08 Sep What is the Canadian Human Rights Tribunal?
The Canadian Human Rights Tribunal (CHRT) is a body that handles discriminatory treatment defined in the Canadian Human Rights Act. These complaints can be handled by the CHRT if this person is employed by a federally regulated workplace or by service providers. The Human Rights Act specifically deals with equality rights, ensuring that the employed are treated fairly in the workplace.
An example of discrimination is if one employee is paid differently than another based on their sex. In this case, the employee who believes they are being discriminated against will bring their complaint to the CHRT and their case will be heard and assessed on whether it can be legally determined as discrimination.
Who makes up the CHRT?
The CHRT is made up of Tribunal Members, a Registry Officer, the complainant, the respondent, and the party representatives.
The Tribunal Members are comprised of a chairperson, vice chairperson, and thirteen additional appointed members. The tribunal members will make the final decision about whether discrimination took place. In order to make this decision, the Tribunal Members will be present during the proceedings and will mediate between parties.
The Registry Officer is the person that the complainant, respondent, or party representatives can reach out to with any questions about the hearing. They are assigned to every case to ensure both parties feel comfortable with the process and procedures of the CHRT.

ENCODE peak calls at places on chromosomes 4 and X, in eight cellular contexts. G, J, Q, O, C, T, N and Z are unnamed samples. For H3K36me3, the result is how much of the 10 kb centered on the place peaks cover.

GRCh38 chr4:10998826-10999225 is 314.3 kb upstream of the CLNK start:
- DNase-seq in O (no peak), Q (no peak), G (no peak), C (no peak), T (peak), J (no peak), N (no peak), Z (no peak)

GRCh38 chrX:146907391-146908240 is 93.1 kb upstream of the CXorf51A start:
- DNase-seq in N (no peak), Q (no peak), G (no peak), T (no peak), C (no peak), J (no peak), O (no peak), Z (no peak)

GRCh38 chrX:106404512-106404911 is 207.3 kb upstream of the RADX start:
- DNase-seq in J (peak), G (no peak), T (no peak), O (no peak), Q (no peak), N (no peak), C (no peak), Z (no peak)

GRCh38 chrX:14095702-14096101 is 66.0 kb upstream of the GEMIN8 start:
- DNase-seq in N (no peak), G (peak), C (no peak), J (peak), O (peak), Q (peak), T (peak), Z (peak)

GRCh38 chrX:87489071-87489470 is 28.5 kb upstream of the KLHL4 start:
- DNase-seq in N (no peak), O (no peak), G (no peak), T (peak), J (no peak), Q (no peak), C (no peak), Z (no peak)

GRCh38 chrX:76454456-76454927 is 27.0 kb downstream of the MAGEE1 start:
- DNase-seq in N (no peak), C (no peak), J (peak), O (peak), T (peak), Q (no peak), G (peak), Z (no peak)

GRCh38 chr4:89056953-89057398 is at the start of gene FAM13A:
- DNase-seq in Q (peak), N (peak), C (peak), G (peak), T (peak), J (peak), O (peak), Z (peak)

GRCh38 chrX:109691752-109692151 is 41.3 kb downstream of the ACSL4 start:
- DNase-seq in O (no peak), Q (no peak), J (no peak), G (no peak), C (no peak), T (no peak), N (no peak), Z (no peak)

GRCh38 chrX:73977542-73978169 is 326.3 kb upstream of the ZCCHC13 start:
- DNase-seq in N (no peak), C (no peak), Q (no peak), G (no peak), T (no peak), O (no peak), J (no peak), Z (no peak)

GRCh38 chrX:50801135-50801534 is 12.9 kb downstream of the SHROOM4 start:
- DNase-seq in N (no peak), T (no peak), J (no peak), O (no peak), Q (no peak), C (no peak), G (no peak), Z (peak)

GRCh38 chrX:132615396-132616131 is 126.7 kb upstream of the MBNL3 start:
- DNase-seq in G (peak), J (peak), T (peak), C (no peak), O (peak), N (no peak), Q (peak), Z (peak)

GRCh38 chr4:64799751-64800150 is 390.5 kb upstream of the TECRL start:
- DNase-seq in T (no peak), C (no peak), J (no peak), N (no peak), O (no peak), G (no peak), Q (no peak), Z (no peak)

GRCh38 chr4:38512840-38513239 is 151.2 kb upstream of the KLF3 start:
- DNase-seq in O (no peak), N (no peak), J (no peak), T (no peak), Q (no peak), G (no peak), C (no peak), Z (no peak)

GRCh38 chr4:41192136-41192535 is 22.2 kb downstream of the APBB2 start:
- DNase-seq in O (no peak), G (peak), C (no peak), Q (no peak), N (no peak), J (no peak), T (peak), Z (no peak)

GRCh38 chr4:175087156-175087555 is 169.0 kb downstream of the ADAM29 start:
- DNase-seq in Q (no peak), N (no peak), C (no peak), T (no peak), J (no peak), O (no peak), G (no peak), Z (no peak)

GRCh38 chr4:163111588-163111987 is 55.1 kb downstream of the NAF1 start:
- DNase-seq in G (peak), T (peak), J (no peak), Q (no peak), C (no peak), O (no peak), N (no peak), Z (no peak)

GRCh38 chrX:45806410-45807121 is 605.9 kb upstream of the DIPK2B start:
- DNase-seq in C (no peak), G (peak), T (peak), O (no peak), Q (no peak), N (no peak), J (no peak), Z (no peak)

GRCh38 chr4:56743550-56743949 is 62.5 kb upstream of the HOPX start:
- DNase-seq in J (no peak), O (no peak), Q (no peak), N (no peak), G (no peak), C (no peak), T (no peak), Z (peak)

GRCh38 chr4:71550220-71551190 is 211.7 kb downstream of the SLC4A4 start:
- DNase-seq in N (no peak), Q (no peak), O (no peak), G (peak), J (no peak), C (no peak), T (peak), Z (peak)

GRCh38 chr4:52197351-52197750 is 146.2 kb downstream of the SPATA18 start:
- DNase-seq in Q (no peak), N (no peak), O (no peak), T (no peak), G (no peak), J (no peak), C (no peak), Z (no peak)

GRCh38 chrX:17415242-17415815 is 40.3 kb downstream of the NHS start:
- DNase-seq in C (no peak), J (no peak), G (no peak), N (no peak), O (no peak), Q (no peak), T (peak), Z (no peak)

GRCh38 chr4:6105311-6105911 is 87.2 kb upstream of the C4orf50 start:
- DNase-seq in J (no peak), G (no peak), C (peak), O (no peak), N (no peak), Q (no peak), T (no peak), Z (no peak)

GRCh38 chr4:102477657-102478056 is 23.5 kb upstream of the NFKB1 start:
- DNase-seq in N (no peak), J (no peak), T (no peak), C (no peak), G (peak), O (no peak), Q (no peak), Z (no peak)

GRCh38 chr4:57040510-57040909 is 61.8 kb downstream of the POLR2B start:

The Complainant, Respondent, and Party Representatives are all the people involved in the individual case. The Complainant is the person(s) that brings the discrimination claim to the court, the Respondent is the person who has allegedly treated the complainant in a discriminatory manner, and lastly, the party representatives are the lawyers who were hired by the complainant and respondent individually.
What are the steps involved in the CHRT?
There are specific steps to be followed when handling a discrimination case with the CHRT. Once the claim has been made, the parties may go through a mediation process where the case can be settled. If the case is not settled at the mediation stage, the CHRT will take over, and the court process will begin.
First, there is a pre-hearing case management stage where documents and witnesses are brought before the tribunal with both parties involved. Once this stage is complete, the parties will move onto the hearing stage, where the tribunal will listen and understand the evidence brought by the complainant and respondent equally. Once the tribunal has listened to both parties and assessed all evidence at hand, the tribunal then has the responsibility of making their final decision. This decision determines whether the case is in fact discriminatory, and what solutions need to be implemented in order for the situation to be resolved.
If you have more questions about the Canadian Human Rights Tribunal or have experienced discrimination in the workplace, please contact KCY at LAW by filling in an online consultation request or contact us by phone at 905-639-0999 to book your consultation today.